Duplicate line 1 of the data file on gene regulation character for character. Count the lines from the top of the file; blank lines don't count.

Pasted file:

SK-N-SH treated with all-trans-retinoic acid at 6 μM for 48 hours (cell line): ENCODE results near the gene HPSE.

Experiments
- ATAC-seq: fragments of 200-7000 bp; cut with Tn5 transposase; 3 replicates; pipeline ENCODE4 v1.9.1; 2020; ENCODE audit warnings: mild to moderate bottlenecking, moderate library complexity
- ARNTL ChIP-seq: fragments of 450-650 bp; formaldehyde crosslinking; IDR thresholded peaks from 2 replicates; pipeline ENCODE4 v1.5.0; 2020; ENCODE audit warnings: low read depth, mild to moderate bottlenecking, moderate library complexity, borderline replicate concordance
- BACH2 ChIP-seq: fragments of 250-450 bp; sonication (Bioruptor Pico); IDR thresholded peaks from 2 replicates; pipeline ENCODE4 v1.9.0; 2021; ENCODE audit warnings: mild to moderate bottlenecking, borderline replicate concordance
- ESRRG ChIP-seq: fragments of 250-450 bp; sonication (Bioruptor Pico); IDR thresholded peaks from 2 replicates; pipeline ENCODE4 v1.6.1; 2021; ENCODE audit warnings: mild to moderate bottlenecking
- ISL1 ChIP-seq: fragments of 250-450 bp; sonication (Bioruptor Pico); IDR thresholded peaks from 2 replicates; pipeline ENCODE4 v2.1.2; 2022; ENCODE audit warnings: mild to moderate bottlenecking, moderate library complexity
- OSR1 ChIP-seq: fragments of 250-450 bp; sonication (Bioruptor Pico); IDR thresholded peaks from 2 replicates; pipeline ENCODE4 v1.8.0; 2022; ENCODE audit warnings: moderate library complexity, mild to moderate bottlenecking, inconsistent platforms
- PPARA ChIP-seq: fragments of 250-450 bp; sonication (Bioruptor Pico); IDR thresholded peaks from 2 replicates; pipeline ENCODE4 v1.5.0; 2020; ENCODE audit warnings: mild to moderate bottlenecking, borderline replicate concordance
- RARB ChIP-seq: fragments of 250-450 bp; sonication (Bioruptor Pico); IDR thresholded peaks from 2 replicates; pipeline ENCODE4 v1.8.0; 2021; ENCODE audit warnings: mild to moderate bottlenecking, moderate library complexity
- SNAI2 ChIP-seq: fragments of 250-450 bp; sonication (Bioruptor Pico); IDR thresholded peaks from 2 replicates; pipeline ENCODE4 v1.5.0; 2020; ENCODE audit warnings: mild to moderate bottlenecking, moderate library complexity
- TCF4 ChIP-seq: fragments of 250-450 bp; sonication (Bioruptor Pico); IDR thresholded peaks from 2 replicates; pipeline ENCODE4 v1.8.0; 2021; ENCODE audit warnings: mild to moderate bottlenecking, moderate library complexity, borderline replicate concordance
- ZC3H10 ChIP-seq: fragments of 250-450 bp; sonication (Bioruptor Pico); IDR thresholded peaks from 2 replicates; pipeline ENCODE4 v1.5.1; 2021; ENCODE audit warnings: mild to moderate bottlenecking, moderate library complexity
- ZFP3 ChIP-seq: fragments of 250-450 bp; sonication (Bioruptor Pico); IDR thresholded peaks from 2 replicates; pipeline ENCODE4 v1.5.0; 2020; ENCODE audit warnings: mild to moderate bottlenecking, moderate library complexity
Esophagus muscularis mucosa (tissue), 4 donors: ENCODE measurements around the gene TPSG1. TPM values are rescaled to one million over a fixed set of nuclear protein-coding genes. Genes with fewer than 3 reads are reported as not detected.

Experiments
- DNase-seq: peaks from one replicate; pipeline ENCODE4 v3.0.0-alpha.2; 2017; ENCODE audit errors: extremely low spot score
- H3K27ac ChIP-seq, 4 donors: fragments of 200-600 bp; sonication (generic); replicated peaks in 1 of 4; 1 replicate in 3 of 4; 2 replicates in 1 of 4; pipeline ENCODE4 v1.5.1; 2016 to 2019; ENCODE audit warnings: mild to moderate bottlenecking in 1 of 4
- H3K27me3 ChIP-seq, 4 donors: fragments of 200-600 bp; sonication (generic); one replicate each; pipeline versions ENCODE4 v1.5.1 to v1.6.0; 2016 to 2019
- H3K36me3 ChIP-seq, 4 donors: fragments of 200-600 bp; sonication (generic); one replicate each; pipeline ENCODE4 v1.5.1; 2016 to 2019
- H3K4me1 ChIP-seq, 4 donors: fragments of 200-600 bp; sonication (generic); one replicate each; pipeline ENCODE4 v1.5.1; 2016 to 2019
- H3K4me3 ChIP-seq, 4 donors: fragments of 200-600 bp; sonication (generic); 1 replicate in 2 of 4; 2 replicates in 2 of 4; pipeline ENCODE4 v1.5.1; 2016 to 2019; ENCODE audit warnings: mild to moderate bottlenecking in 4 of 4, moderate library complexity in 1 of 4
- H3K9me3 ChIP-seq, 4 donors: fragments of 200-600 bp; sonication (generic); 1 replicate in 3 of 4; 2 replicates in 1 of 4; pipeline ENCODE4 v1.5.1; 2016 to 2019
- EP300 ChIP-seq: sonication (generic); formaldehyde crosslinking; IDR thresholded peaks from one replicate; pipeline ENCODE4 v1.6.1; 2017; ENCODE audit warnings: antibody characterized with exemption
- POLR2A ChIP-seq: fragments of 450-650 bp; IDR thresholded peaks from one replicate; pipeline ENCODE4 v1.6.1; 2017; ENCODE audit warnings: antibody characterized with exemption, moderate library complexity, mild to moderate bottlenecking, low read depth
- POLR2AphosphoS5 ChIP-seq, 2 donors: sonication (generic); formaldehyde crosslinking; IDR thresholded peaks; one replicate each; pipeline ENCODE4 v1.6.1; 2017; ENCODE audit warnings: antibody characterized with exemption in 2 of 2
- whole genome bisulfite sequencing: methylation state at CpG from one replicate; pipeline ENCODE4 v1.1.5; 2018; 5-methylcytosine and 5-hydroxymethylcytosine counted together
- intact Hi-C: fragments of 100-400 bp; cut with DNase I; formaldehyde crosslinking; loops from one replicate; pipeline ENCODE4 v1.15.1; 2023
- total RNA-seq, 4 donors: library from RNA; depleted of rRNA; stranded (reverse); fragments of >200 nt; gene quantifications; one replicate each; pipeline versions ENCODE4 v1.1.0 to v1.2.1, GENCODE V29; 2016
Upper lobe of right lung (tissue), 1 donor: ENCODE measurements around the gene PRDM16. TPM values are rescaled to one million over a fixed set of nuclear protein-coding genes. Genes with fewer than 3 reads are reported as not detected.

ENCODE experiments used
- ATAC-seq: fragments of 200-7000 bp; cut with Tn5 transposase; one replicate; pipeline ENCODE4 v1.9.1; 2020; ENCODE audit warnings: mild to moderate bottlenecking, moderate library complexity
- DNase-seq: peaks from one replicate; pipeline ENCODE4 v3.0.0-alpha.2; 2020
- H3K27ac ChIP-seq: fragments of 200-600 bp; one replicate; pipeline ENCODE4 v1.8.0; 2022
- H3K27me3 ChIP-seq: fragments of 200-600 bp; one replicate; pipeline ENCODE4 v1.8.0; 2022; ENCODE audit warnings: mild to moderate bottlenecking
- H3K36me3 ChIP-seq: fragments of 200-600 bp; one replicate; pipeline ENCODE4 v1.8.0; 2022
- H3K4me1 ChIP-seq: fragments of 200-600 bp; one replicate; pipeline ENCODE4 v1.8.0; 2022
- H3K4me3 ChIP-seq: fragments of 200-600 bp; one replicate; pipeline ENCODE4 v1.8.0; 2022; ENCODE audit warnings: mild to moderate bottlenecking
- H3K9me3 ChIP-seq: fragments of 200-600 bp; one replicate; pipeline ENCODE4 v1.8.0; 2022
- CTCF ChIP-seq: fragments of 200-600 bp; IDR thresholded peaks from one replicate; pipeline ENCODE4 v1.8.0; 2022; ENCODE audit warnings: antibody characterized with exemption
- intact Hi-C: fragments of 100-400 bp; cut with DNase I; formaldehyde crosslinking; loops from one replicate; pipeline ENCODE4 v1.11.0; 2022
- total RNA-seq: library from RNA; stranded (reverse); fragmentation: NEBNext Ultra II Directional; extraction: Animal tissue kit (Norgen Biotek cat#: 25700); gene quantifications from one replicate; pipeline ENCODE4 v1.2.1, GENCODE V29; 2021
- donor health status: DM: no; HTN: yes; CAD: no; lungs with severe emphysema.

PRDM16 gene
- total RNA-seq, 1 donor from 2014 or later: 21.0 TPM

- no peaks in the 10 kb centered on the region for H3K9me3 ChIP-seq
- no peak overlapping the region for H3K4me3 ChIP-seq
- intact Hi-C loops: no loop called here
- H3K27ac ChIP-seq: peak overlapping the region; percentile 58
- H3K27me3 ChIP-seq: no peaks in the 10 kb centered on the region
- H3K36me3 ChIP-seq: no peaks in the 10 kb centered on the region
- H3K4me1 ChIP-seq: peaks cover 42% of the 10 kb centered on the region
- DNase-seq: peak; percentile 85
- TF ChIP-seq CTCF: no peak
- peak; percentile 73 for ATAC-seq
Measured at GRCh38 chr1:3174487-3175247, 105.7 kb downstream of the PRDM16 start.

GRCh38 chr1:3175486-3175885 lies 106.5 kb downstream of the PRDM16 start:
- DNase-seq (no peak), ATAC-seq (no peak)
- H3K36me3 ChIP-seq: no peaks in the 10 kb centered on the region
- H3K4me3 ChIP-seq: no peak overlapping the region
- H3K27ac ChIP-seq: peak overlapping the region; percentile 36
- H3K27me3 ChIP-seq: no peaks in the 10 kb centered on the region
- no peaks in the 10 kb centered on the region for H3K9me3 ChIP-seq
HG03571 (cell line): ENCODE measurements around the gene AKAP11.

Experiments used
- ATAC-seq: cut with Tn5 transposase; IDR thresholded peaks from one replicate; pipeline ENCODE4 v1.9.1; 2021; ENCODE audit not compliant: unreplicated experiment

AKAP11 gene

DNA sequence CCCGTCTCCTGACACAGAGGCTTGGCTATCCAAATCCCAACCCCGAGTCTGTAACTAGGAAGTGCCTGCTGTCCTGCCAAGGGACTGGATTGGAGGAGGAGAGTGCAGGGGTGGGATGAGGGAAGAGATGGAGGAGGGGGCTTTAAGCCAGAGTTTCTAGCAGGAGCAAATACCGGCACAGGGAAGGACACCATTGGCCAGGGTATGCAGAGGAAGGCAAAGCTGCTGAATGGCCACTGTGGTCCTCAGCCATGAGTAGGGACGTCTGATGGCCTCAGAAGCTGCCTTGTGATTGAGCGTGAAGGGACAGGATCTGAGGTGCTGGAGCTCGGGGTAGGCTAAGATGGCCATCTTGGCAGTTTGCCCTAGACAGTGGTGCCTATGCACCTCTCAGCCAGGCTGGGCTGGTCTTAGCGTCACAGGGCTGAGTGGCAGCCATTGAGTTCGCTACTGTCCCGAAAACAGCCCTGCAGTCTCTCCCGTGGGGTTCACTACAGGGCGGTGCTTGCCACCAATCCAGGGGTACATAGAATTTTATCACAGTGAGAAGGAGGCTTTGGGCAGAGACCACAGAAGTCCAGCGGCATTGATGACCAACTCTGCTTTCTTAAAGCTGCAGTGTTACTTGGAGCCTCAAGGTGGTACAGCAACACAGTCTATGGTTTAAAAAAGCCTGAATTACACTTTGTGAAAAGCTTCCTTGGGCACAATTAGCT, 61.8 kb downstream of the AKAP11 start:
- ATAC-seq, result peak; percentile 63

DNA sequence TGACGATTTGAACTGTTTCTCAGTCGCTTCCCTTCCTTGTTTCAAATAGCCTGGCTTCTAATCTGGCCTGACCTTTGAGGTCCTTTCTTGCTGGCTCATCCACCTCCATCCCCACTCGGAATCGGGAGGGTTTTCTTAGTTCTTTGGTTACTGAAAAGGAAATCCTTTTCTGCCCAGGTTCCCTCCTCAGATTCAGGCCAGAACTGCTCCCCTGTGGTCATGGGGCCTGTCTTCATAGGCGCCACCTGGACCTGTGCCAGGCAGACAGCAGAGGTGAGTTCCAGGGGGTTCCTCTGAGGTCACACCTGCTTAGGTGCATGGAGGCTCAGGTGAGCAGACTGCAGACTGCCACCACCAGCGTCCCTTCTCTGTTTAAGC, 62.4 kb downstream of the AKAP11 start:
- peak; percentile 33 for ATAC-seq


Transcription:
SK-N-SH treated with all-trans-retinoic acid at 6 μM for 48 hours (cell line): ENCODE results near the gene HPSE.